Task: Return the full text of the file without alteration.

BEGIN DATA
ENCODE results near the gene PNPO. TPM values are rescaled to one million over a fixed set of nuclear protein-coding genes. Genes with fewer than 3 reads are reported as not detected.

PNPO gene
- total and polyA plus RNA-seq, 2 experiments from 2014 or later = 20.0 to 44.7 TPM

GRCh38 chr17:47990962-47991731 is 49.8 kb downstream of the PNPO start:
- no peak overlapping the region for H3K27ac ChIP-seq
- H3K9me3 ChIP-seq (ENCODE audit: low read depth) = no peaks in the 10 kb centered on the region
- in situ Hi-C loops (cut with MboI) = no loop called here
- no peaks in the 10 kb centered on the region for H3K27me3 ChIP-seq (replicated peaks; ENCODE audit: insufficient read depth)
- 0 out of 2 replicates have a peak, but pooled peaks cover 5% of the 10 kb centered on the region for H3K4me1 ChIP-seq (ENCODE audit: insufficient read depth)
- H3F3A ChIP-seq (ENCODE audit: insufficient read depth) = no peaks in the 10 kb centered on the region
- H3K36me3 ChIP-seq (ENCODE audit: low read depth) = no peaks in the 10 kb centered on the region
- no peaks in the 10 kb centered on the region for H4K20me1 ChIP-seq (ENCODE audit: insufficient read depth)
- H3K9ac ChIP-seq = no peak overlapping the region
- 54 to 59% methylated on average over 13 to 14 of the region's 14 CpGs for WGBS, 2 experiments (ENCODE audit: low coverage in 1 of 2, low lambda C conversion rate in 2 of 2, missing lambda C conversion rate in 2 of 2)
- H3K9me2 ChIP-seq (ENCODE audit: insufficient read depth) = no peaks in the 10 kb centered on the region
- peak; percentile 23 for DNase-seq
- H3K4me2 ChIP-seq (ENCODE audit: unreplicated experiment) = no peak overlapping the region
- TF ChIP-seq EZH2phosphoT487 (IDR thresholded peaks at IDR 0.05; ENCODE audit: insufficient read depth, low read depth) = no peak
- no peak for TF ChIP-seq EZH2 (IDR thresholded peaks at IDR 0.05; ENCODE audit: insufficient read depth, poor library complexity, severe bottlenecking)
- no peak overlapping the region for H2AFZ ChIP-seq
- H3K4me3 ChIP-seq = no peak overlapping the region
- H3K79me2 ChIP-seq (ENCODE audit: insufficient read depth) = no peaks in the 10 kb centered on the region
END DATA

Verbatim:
ENCODE results near the gene PNPO. TPM values are rescaled to one million over a fixed set of nuclear protein-coding genes. Genes with fewer than 3 reads are reported as not detected.

PNPO gene
- total and polyA plus RNA-seq, 2 experiments from 2014 or later = 20.0 to 44.7 TPM

GRCh38 chr17:47990962-47991731 is 49.8 kb downstream of the PNPO start:
- no peak overlapping the region for H3K27ac ChIP-seq
- H3K9me3 ChIP-seq (ENCODE audit: low read depth) = no peaks in the 10 kb centered on the region
- in situ Hi-C loops (cut with MboI) = no loop called here
- no peaks in the 10 kb centered on the region for H3K27me3 ChIP-seq (replicated peaks; ENCODE audit: insufficient read depth)
- 0 out of 2 replicates have a peak, but pooled peaks cover 5% of the 10 kb centered on the region for H3K4me1 ChIP-seq (ENCODE audit: insufficient read depth)
- H3F3A ChIP-seq (ENCODE audit: insufficient read depth) = no peaks in the 10 kb centered on the region
- H3K36me3 ChIP-seq (ENCODE audit: low read depth) = no peaks in the 10 kb centered on the region
- no peaks in the 10 kb centered on the region for H4K20me1 ChIP-seq (ENCODE audit: insufficient read depth)
- H3K9ac ChIP-seq = no peak overlapping the region
- 54 to 59% methylated on average over 13 to 14 of the region's 14 CpGs for WGBS, 2 experiments (ENCODE audit: low coverage in 1 of 2, low lambda C conversion rate in 2 of 2, missing lambda C conversion rate in 2 of 2)
- H3K9me2 ChIP-seq (ENCODE audit: insufficient read depth) = no peaks in the 10 kb centered on the region
- peak; percentile 23 for DNase-seq
- H3K4me2 ChIP-seq (ENCODE audit: unreplicated experiment) = no peak overlapping the region
- TF ChIP-seq EZH2phosphoT487 (IDR thresholded peaks at IDR 0.05; ENCODE audit: insufficient read depth, low read depth) = no peak
- no peak for TF ChIP-seq EZH2 (IDR thresholded peaks at IDR 0.05; ENCODE audit: insufficient read depth, poor library complexity, severe bottlenecking)
- no peak overlapping the region for H2AFZ ChIP-seq
- H3K4me3 ChIP-seq = no peak overlapping the region
- H3K79me2 ChIP-seq (ENCODE audit: insufficient read depth) = no peaks in the 10 kb centered on the region